Category: Television


black-mirror-logoThese days I find most TV shows cringeworthy rather than bingeworthy. Black Mirror is the exception that proves the rule.

Charlie Brooker’s brilliant techie-themed tales of the unexpected continue to enthrall and entertain.

The six diverse new episodes in season 4 were released by Netflix on December 29th and I consumed them all eagerly in just a couple of days. Continue reading

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THE STORY OF LOOKING by Mark Cousins (Canongate Books, 2017)

mark1As with his previous book – The Story Of Film (the tie-in with the brilliant Channel 4 series) , Mark Cousins acts as an articulate and able guide in the same way that E.H. Gombrich did for ‘The Story of Art’ in 1950.

Like Gombrich, the language is kept simple and jargon free in order to appeal to readers of all ages.

It’s easy to imagine Cousins carefully preparing each chapter in the same way as teachers put together lesson plans. He’ll have pack of slides to show and discuss in the classroom but he’ll be ready to shuffle these up to keep students on their toes and to relieve boredom.

There is clearly an educational purpose behind such an ambitious study but there also a desire to keep things as light, accessible and entertaining as possible. Continue reading

THE PLACE directed by Paolo Genovese (Italy, 2017)

theplaceAt the time of writing, The Place is the most popular movie in Italy outperfoming blockbusters like Thor Ragnarok and Justice League.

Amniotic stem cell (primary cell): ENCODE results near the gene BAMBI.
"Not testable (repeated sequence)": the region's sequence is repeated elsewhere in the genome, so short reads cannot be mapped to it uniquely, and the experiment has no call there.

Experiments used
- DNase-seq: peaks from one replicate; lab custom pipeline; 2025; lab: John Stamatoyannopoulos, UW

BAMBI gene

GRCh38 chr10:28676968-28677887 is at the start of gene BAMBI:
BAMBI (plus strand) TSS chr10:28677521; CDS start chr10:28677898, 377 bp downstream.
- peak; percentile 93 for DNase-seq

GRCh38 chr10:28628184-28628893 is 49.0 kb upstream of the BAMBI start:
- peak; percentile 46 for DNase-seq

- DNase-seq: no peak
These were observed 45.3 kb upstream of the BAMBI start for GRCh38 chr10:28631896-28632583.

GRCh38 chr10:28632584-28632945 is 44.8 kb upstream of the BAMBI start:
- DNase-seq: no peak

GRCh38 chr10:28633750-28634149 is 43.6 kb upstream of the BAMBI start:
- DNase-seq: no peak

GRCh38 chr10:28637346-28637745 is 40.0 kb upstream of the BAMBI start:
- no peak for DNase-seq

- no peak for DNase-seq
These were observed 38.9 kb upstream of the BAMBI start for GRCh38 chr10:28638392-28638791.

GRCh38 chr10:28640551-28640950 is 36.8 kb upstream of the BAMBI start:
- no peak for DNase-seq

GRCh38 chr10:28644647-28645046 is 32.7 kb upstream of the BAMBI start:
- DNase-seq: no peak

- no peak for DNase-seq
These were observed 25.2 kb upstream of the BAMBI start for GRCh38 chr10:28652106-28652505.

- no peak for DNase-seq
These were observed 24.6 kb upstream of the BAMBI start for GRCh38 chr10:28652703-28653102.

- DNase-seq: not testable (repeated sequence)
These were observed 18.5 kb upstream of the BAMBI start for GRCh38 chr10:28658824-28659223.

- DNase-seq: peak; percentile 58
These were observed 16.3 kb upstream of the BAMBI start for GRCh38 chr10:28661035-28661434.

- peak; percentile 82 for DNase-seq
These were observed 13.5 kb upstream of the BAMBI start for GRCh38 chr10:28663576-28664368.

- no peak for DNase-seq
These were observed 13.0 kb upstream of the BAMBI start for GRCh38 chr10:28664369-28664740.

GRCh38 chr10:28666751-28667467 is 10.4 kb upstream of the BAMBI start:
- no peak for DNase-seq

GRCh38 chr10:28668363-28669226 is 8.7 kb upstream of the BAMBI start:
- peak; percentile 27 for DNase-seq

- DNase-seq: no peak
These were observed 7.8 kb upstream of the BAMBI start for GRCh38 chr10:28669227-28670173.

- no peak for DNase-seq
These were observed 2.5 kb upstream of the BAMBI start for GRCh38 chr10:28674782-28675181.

In terms of budget, plot and special effects it couldn’t be further from these Marvel spin-offs. The whole movie consists of dialogues in a single location, a bar in Rome which appears never to close or else allows customers to remain for 24 hours a day.

Instead of of rip-roaring action we are drawn into the set of stories that subtly overlap and gradually reveal common threads. Continue reading

‘Twin Peaks Season 3 – The Return’ directed by David Lynch

twinpIt goes without saying that David Lynch divides audiences. His surreal visions of the world and the tall tales he weaves are never going to be to everyone’s taste.

The naysayers continually complain of the absence of linear narrative in his work, or point to the wilful weirdness, the stilted dialogue and the wooden acting. Actually, a lot of the time, all these criticisms are valid but what count as weaknesses in other auteurs turn into strengths in the Lynchian universe. Continue reading

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Who wants to watch an entire film about veganism? Well, I do but I am already converted to the cause so I don’t really count.

Comedian Simon Amstell is aware that preaching to the choir isn’t going to change hearts, minds and eating habits. His savvy BBC film is therefore aimed at the not so silent majority who still cling to the outdated notion that being a vegan is unachievable, extremist and faintly ridiculous. Continue reading

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